I have a text file and want to use sed to replace the following string (including the "s):

" rel="lightbox[1846]" title="



The numbers between [ and ] are variable and change.

I want to include the " in the substitution.

I've been reading up on wildcards and think . will help in some way — different from * wildcards I am used to.

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    sed doesn't do "wildcards", it does regular expressions. they are very different (see unix.stackexchange.com/questions/57957/…). Also, it looks like you're trying to parse/edit HTML or XML. Don't use sed (or any other regex based tool), use an XML or HTML parser instead. – cas Apr 10 '16 at 1:04
sed -E 's/" rel="lightbox\[[0-9]+\]" title="/#/g' filename
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    gnu sed also knows -E – don_crissti Apr 10 '16 at 22:03
  • @don_crissti You're right, -E works although strangely it's not listed in my GNU sed man page. – Guido Apr 10 '16 at 22:10
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    Yeah... I kept meaning to report the fact it's missing from the manual/info page... I'll prolly do it next week. – don_crissti Apr 10 '16 at 22:19

sed is indeed the right tool for this job, with its s command (the one that's used the most).

Wildcards for file names in the shell, and regular expressions in tools such as grep and sed, have a different syntax. See Why does my regular expression work in X but not in Y? for a summary of the differences.

In the text to replace, [ is a regular expression special character; the other characters stand for themselves. Since it's a special character, it needs to be written as \[ (the backslash makes the next character stand for itself instead of having its special meaning).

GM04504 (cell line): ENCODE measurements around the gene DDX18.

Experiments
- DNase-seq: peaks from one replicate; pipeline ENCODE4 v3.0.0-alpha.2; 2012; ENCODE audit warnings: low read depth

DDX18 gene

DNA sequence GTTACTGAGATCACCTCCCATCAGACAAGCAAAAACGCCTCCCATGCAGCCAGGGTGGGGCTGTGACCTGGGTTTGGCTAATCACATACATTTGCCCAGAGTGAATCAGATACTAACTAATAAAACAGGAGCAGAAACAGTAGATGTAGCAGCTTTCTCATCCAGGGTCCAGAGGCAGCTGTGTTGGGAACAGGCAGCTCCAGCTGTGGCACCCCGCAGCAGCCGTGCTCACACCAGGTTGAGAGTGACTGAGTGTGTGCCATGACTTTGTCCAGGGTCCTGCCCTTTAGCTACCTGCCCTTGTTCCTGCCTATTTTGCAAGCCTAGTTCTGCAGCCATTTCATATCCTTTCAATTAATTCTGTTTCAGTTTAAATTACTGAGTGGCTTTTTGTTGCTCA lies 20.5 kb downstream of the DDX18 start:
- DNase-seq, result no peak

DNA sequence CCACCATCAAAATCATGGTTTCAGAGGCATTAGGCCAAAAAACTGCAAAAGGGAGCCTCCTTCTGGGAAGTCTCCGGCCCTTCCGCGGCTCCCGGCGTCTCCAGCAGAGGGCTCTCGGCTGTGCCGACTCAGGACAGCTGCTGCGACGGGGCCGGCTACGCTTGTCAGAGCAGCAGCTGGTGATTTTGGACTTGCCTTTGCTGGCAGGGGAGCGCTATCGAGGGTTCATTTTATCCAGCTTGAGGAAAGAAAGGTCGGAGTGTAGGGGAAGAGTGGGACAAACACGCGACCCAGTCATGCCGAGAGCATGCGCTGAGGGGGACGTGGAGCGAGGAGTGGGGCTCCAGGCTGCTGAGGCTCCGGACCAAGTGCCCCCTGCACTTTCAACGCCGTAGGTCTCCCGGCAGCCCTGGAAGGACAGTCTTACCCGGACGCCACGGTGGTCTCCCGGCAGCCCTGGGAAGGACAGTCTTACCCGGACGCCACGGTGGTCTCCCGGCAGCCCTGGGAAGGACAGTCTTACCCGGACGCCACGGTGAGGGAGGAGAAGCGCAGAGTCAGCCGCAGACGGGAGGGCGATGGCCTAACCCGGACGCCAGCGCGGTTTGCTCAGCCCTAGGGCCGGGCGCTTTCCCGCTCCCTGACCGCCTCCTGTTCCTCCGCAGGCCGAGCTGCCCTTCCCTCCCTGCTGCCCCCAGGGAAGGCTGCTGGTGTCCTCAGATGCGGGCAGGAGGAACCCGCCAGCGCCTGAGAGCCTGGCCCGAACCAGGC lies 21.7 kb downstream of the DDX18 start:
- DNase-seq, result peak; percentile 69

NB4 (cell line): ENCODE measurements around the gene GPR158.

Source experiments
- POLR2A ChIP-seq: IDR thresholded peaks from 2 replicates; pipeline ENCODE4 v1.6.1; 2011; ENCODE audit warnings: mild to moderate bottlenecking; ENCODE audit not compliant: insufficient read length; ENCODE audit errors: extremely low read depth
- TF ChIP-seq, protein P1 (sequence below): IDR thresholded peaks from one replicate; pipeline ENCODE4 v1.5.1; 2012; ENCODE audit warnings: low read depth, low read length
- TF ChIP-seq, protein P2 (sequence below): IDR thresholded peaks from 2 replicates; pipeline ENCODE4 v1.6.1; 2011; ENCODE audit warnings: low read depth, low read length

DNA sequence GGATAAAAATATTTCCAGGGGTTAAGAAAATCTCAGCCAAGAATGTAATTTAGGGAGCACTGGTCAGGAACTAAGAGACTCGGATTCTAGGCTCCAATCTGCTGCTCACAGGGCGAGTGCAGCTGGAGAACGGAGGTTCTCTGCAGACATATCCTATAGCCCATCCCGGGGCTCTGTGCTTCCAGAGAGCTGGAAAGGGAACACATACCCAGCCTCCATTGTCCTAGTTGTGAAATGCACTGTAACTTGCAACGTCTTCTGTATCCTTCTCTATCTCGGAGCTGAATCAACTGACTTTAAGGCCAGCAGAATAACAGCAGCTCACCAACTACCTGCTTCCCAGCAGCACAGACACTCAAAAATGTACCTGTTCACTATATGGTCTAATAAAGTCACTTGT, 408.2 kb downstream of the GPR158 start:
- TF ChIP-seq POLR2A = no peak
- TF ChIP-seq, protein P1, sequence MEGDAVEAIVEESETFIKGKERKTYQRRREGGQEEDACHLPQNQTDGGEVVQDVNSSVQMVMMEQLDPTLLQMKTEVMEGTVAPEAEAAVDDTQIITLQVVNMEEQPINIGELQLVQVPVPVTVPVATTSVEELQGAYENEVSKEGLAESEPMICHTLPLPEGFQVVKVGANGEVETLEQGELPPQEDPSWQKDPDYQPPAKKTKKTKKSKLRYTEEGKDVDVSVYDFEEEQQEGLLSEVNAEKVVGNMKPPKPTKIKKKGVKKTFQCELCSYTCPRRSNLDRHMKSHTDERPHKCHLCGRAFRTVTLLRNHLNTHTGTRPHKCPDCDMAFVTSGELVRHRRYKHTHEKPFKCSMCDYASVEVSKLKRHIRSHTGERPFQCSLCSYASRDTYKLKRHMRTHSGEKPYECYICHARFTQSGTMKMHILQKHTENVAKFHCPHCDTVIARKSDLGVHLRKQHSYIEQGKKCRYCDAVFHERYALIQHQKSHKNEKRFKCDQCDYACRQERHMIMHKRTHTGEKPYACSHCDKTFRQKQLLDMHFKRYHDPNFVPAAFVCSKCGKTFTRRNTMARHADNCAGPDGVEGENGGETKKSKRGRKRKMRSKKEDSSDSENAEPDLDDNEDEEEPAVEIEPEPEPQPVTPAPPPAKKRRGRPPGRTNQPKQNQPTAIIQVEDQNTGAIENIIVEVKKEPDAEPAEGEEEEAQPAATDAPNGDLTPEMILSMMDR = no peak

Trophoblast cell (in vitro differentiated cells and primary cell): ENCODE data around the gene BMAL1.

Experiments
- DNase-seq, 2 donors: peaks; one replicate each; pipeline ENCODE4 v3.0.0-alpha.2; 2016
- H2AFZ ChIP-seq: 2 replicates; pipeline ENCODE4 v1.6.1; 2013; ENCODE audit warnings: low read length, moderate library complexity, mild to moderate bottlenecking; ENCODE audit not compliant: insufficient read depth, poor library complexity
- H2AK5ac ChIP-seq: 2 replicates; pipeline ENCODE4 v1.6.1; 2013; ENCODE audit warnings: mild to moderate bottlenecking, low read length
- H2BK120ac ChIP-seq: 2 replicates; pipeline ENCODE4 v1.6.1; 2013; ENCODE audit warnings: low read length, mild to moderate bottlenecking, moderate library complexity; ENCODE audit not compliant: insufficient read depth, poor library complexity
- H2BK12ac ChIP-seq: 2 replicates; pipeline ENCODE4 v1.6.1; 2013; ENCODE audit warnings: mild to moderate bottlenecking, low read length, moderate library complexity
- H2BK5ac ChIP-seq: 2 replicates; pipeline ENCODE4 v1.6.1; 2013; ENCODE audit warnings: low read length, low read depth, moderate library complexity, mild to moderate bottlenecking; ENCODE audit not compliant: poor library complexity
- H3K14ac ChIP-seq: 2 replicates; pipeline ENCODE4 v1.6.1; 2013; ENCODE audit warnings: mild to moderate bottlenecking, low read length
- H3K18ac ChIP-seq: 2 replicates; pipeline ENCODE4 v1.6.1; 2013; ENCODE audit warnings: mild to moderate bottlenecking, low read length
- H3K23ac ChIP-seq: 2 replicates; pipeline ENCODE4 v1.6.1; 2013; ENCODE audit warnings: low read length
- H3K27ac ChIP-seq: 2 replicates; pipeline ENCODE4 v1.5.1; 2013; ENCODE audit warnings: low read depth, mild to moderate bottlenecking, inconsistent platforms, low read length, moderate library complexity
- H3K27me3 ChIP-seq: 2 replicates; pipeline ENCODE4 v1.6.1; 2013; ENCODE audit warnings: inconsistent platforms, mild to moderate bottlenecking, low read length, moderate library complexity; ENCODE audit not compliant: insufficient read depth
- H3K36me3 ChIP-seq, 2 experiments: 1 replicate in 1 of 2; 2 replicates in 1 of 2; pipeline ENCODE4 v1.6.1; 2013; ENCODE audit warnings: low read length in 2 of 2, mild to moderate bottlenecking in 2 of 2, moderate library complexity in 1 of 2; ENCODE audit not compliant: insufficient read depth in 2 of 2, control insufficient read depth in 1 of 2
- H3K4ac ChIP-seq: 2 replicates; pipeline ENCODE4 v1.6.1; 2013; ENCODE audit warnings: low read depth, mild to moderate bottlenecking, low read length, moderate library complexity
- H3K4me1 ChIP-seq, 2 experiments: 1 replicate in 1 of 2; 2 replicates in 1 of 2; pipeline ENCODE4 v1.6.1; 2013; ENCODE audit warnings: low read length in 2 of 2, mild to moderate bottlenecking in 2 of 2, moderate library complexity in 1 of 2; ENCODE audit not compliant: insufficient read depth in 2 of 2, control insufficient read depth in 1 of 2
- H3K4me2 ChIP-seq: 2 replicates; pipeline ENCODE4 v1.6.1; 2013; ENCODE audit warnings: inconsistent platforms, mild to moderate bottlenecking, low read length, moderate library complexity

A sequence of digits is [0-9]*: [0-9] means “any digit”, and * means “repeat the preceding character or character set 0 or more times”.


sed 's/" rel="lightbox\[[0-9]]" title="/#/' <old-file >new-file

The single quotes make the shell pass everything in between literally to the sed command.

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How about:

sed 's/^" rel=.*title="/#/g' filename

This makes use of the . and the * you referenced in your question to match characters in the middle of the string which can be variable. Tested and know to achieve the required result you specified.

Although I just used a small sample of text from the beginning and ending of the string, you could be more precise if there was a chance of inadvertently matching an unwanted string.

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sed 's/" rel="lightbox[[0-9]+]" title="/#/g' filename

But if you wanna use it in perl , you have to use it like below

`sed 's/" rel="lightbox\[[0-9]+\]" title="/#/g' filename

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